MORGANTOWN - Kyle Rose understands the tradition behind the West Virginia football program.
The redshirt junior nose tackle is well aware last season's 4-8 campaign did not live up to the standard.
"I worked hard during the offseason, but I also think everyone did," the Centerville, Ohio native said. "We know what it means to the program, so I think that's kind of why we pushed ourselves.
Ogden Newspapers photo by Tony Viola
West Virginia nose tackle Kyle Rose runs through drills during preseason camp. The Mountaineers will open the season Aug. 30 against Alabama in the Chick-fil-A Kickoff Game at the Georgia Dome.
"We didn't have a good season last year. That's not what our program does, and that's not how we like to represent it. We want to go to that playoff game, we want to be at a BCS bowl, and that's our main goal right now. Anything that's going to keep us from doing that is a distraction."
Rose has played in 25 games during his career at West Virginia and started six of the 12 he appeared in last season at defensive end.
He moved to nose tackle this season, leaving first year defensive coordinator Tony Gibson two end spots to fill with the addition of losing Will Clarke to the NFL.
"We tried to address that in recruiting," Gibson said. "We got (defensive lineman) Shaquille Riddick, who can do some of the same things Will was doing. Then you have (defensive linemen) Dontrill Hyman, Eric Kinsey and Noble Nwachukwu - guys who can fill in against the run and those kind of things. We feel pretty good about that position right now."
Though the Mountaineers will be running a new 3-3-5 scheme on defensive this season, not much changes for defensive line. The unit's No. 1 job is still cause havoc in the offensive backfield.
"We need to stop the run first," Rose said. "That's our main priority. We definitely need to stay in the pass rush lanes. If I can get in front
of (quarterback) Clint (Trickett) right now, get my arms up and effect his throwing, that's what we need to do. A tipped ball is just like a sack for us."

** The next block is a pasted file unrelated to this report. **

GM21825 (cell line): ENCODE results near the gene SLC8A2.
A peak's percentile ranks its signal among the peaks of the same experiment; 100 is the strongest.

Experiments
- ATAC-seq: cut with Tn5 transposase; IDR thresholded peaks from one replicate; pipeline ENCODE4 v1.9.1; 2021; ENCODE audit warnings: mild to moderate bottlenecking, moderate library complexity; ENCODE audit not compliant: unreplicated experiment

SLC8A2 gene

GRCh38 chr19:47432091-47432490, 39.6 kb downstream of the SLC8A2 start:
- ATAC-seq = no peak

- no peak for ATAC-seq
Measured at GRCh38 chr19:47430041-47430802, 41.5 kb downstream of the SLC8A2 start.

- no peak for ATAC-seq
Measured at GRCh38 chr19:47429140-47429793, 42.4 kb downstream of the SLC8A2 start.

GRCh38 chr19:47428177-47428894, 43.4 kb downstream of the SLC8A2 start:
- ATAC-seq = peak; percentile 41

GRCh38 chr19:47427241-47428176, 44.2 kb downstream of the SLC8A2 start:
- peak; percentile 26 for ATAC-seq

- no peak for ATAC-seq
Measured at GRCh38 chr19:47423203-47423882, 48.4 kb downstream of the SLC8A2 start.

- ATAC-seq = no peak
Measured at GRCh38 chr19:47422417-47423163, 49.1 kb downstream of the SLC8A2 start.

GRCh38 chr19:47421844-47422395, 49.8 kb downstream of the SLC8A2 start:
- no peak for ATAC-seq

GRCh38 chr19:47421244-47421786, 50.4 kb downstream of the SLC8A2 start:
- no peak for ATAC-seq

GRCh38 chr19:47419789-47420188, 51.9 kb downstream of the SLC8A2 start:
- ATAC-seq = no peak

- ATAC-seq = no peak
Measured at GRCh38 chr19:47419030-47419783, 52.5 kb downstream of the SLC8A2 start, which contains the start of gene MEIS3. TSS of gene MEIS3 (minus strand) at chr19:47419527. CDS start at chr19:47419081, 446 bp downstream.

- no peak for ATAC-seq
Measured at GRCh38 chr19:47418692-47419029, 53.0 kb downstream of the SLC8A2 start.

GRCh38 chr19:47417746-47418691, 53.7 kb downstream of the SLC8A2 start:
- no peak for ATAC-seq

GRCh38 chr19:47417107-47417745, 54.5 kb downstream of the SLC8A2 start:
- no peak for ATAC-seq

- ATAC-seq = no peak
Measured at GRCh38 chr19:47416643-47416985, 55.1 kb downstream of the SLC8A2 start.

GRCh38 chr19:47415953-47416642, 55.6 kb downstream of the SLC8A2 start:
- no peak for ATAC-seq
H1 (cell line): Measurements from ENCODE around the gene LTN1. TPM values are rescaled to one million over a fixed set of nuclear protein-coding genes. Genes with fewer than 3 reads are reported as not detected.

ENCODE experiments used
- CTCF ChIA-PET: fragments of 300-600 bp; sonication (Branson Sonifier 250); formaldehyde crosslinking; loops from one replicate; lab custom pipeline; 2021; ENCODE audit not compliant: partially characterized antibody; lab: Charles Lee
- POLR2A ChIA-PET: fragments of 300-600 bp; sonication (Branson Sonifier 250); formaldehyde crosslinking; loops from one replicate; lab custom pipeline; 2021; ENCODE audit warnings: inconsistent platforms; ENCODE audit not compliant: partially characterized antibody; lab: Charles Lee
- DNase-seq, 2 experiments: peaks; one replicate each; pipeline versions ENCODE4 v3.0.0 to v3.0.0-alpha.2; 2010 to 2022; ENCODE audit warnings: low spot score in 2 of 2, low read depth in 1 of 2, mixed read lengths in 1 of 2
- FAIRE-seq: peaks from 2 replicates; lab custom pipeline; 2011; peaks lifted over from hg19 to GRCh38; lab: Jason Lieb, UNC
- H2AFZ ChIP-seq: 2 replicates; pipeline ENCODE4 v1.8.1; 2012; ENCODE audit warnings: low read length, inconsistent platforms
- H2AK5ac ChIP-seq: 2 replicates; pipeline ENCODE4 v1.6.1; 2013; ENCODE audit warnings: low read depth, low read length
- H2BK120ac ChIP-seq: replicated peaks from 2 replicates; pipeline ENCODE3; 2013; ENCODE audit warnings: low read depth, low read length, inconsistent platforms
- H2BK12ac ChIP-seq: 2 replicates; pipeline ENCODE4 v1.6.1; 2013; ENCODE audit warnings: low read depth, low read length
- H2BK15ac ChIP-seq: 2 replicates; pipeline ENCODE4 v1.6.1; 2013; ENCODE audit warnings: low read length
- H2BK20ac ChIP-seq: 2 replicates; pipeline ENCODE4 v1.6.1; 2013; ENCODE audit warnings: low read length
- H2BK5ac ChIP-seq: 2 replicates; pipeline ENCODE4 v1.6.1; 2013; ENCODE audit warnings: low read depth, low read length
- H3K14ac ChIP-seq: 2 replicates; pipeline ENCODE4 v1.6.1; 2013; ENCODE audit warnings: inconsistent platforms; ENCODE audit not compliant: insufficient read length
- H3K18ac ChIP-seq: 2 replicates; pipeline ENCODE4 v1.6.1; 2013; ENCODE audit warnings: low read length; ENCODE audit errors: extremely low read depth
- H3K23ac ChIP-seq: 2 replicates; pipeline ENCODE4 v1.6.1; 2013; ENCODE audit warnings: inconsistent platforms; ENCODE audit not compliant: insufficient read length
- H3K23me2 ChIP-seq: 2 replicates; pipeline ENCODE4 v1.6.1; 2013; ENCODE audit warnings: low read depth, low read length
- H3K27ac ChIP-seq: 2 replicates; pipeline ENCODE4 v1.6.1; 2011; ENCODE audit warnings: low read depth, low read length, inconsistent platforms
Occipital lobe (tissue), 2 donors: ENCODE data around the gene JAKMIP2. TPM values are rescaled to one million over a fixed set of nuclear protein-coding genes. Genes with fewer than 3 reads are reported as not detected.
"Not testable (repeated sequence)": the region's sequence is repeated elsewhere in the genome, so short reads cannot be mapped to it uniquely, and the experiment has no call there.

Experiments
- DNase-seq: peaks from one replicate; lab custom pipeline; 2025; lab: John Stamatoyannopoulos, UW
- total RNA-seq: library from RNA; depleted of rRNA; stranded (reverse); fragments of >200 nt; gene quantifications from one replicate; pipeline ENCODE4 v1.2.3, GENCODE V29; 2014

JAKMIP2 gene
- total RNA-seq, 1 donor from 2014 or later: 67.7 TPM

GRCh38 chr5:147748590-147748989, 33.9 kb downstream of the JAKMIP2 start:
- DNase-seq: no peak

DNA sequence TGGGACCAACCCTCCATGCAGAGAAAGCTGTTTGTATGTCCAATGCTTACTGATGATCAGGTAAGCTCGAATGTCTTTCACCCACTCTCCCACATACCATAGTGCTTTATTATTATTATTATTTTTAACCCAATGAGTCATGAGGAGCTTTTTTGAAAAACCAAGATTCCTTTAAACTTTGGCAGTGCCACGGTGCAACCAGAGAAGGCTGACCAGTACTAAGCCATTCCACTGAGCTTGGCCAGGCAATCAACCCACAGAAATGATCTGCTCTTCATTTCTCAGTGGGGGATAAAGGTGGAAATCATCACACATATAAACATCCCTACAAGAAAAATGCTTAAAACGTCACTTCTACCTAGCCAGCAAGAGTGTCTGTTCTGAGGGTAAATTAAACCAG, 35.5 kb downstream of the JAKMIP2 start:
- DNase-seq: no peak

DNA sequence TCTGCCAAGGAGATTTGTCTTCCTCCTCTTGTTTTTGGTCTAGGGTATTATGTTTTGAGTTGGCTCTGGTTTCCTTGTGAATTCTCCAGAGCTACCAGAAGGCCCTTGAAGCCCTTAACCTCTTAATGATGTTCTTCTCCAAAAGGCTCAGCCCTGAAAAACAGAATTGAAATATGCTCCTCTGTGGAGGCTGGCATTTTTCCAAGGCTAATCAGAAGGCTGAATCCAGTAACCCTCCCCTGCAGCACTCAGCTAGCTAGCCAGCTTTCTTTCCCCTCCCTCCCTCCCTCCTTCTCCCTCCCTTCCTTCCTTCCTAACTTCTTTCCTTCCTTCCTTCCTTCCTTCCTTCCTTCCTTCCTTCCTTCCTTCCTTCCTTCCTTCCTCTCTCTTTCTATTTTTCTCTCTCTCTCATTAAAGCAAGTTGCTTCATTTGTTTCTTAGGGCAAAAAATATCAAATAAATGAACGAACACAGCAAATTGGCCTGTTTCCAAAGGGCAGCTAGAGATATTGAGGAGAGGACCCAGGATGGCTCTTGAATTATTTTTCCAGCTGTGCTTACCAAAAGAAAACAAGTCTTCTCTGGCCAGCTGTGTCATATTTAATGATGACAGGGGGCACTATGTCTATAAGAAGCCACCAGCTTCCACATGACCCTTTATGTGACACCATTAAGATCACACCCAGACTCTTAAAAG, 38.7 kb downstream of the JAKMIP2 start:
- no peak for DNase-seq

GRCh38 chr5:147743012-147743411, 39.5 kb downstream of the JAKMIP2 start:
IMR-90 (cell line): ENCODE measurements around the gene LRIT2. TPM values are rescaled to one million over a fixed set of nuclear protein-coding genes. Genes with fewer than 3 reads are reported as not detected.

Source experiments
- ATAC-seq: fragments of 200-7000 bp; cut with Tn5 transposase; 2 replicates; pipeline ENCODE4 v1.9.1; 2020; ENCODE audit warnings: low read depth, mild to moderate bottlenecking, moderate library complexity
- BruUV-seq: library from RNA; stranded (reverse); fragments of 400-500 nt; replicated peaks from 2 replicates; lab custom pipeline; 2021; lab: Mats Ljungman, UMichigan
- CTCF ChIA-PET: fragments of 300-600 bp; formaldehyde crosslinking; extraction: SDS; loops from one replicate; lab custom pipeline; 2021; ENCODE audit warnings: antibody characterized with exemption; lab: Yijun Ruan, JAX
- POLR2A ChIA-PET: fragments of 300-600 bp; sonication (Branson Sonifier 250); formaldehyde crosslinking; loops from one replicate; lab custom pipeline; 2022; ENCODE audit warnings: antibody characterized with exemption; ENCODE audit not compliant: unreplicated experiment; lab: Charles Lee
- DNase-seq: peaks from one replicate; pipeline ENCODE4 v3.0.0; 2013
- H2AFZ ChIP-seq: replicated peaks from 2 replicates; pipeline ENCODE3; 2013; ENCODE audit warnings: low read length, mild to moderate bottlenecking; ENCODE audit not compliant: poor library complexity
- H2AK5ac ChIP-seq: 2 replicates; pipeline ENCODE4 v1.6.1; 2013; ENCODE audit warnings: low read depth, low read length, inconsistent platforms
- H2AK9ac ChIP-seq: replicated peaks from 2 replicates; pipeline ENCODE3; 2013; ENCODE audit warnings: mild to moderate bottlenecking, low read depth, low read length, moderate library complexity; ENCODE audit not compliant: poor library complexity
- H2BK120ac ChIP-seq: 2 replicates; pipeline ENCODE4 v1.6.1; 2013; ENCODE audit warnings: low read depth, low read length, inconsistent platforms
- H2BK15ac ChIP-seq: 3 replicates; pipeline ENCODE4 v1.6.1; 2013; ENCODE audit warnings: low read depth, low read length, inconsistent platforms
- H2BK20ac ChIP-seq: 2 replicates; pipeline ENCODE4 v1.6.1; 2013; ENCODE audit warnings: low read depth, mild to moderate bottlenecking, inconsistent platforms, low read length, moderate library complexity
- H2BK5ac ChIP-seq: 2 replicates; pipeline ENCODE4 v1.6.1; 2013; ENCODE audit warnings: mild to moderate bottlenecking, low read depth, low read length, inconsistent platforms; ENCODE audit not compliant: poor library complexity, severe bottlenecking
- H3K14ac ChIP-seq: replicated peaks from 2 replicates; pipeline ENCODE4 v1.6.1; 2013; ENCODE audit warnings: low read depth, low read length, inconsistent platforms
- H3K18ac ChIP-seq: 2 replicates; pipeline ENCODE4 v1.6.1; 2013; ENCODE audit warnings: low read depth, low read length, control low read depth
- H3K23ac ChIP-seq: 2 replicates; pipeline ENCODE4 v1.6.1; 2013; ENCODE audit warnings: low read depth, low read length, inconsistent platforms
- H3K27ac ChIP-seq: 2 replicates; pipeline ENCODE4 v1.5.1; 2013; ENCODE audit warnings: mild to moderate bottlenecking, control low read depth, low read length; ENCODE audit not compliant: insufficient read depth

It's not going to be easy getting to the quarterback with three down lineman, but defensive line coach Damon Cogdell says his unit will get it done.
"It's tough," the former Mountaineers linebacker said. "That's going to be one of the first things somebody says is 'you guys aren't going to get back there with three guys.' We're going to prove a lot of people wrong."
Cogdell returned to his alma mater this year after spending six seasons coaching Miramar High in Miami, Fla, the same school that produced former West Virginia stars Geno Smith, Stedman Bailey, and Ivan McCartney, among others.
"It's been everything I thought it was going to be," Cogdell said of his experience so far. "Great learning tool, I've been learning a lot of Xs and Os and just different types of kids, so it's been fun."
On to Alabama
Saturday marked the final preseason practice for West Virginia as the Mountaineers finished camp with an afternoon scrimmage.
Now the team's focus is entirely on the season opener against Alabama in the Chick-fil-A Kickoff Game set for Aug. 30 in the Georgia Dome.
"Monday they start school and that is their off day, so we will sit in meetings for 15 hours and begin our initial preparation for Alabama which is still two weeks out at that point," Coach Dana Holgorsen said.
The Crimson Tide remain 27.5-point favorites.
The Mountaineers end camp with a few injury concerns.
Redshirt freshman receiver Jacky Marcellus is out for the season, while senior linebacker Jared Barber may be lost for the year as well.
Marcellus suffered a knee injury before camp began and Barber is continuing to rehab his ACL after injuring it in last season's overtime loss to Texas.
"He is such a good team leader," Holgorsen said of Barber.
"He will still have that role as a leader. He gets down there and coaches the heck out of the linebackers. He is a great kid to have around."